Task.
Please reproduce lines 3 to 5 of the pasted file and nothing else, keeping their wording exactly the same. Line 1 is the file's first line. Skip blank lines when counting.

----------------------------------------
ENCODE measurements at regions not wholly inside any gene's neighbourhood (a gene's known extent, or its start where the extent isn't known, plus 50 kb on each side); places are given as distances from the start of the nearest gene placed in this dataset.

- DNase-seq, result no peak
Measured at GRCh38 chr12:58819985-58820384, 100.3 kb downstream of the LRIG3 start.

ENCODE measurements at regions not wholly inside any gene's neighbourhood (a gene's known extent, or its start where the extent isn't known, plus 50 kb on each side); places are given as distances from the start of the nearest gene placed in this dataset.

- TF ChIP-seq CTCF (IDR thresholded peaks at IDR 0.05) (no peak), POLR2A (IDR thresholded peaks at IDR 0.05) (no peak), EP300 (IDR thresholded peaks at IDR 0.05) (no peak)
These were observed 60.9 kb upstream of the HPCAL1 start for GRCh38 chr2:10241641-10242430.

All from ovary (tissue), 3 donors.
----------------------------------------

Measured at GRCh38 chr12:58819985-58820384, 100.3 kb downstream of the LRIG3 start.

ENCODE measurements at regions not wholly inside any gene's neighbourhood (a gene's known extent, or its start where the extent isn't known, plus 50 kb on each side); places are given as distances from the start of the nearest gene placed in this dataset.

- TF ChIP-seq CTCF (IDR thresholded peaks at IDR 0.05) (no peak), POLR2A (IDR thresholded peaks at IDR 0.05) (no peak), EP300 (IDR thresholded peaks at IDR 0.05) (no peak)